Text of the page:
We consider a daily closing price for the volatility index (VIX), which is a measure of market expectations on volatility over the next 30 days conveyed by S&P 500 stock index option prices. The data set can be obtained from the Chicago Board Options Exchange (CBOE) web site, http://www.cboe.com/micro/vix/historical.aspx. We use data from January 3, 2006 to November 30, 2016, which contains 2,748 observations.

Time series plot of the VIX is presented in Figure 1. From the figure, we can see apparent conditional heteroscedastic feature of the VIX data; that high peaks from August 2007 to March 2009 due to the financial crisis of 2007–2008 cause large volatilities and that the relatively lower index values between 2013 and 2015 have smaller volatilities.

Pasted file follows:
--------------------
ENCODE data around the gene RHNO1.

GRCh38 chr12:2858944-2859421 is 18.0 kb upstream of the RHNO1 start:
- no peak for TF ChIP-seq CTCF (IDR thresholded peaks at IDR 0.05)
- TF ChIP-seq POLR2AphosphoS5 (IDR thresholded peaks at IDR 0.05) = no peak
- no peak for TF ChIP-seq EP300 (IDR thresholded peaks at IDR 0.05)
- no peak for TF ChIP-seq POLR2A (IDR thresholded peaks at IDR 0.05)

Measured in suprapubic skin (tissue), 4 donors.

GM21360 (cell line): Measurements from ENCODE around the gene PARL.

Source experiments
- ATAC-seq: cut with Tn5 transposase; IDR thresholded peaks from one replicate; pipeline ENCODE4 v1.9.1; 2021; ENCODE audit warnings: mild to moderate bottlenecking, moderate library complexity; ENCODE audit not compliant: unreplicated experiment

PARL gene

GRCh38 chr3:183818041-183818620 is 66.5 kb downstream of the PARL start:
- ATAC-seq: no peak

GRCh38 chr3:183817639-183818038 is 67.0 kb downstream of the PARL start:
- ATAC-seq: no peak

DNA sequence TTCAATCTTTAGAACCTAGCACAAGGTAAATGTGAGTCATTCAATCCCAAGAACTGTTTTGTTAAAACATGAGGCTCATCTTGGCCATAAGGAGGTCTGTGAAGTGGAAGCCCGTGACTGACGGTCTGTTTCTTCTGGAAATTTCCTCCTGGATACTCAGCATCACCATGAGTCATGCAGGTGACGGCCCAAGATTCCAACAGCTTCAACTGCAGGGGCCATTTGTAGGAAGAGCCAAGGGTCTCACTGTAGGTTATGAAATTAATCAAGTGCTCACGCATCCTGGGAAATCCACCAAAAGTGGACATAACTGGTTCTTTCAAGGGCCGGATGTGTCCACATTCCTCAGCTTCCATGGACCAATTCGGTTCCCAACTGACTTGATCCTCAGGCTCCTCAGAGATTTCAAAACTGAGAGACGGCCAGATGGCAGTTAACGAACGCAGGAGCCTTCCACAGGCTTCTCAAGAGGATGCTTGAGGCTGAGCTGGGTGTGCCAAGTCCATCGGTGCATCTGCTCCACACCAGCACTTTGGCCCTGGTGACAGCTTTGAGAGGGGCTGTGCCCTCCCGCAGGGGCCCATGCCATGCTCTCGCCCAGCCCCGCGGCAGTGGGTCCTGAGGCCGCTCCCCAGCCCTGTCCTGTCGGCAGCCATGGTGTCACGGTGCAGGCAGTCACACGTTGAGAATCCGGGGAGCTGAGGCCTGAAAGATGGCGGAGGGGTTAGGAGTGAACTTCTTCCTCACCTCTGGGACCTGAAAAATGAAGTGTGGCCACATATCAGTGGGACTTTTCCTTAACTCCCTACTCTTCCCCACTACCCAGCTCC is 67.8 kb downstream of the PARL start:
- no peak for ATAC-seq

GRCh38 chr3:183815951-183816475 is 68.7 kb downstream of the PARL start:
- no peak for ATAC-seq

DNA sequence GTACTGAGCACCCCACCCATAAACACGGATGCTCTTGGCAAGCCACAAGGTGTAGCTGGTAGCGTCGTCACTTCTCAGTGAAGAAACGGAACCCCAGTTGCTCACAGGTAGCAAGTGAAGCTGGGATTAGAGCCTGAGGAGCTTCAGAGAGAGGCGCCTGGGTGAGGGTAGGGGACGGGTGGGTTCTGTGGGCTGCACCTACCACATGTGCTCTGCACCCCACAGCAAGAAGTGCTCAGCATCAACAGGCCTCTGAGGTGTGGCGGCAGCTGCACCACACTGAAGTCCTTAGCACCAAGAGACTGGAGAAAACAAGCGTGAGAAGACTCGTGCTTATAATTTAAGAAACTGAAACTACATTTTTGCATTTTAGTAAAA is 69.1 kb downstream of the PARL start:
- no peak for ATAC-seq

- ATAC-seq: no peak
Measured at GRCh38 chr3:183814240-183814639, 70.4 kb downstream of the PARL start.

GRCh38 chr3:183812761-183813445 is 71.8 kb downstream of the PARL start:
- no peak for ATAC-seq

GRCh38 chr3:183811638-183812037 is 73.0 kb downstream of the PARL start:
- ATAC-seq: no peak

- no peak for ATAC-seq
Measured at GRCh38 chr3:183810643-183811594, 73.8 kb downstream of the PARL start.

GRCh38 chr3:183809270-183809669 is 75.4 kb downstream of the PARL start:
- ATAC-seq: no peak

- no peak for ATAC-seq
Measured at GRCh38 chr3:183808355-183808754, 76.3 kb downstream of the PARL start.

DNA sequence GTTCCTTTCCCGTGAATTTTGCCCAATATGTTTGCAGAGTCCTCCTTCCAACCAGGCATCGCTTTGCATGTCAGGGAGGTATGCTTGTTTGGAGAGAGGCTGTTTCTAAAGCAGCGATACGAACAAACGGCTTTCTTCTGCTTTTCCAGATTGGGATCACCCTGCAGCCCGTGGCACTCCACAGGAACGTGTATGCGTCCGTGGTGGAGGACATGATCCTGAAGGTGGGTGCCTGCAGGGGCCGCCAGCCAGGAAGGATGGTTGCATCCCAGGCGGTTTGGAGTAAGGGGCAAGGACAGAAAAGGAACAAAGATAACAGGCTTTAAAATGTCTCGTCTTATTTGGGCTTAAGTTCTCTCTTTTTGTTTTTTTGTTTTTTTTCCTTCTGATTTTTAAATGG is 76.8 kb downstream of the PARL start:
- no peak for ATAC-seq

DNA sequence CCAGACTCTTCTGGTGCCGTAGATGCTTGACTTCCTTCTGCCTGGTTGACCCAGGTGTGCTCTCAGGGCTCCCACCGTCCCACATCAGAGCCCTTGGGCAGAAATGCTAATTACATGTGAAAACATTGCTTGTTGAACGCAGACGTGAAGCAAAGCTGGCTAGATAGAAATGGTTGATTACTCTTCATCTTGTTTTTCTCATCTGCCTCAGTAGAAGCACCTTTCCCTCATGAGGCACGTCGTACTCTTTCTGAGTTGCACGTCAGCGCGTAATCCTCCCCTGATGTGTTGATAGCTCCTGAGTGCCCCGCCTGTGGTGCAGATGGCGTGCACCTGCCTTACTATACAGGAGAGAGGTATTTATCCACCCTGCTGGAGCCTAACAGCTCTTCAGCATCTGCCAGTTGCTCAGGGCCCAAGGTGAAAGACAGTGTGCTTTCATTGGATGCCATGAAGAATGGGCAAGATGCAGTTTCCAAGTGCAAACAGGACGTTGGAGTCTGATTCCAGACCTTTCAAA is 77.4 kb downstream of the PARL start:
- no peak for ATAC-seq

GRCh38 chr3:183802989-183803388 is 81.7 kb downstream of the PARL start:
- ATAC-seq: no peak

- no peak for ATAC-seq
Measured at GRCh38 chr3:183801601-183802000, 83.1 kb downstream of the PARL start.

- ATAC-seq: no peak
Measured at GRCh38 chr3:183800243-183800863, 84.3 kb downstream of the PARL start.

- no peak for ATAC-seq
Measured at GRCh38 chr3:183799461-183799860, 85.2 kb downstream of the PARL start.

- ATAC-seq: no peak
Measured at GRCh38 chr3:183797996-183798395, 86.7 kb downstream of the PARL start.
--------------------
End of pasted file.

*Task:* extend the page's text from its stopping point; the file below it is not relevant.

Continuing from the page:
Table 1 shows basic summary statistics of the VIX. Figure 2 displays the histogram (with a normal approximation) and the autocorrelation function (ACF) plot of the VIX. The values of skewness, median, and mean (Table 1) and the histogram (Figure 2) show that the VIX is skewed to the right and has highly fat tails. The ACF plot of the VIX shows the feature of long memory which can be seen that the VIX is skewed to the right and has highly fat tails. The ACF plot of the VIX shows the feature of long memory which can be also supported by the GPH (Geweke and Porter-Hudak, 1983) test statistics of 8.663.

Table 2 presents the p-values of augmented Dicky-Fuller (ADF) test and Kwiatkowski-Phillips-Schmidt-Shin (KPSS) test on the VIX (Dickey and Fuller, 1979; Kwiatkowski et al., 1992). Null hypotheses of both the ADF and the KPSS tests are rejected at 5% level. Recall that the ADF and the KPSS tests have reversed the null hypothesis of unit root stationarity, respectively. It presumably indicates that there exists significant evidence that the process is a neither nonstationary nor stationary process but near nonstationary. To meet stationarity property of the series, we use the first differences of the VIX for analysis. Note that the differenced series is always stationary for d ∈ (−0.5, 1].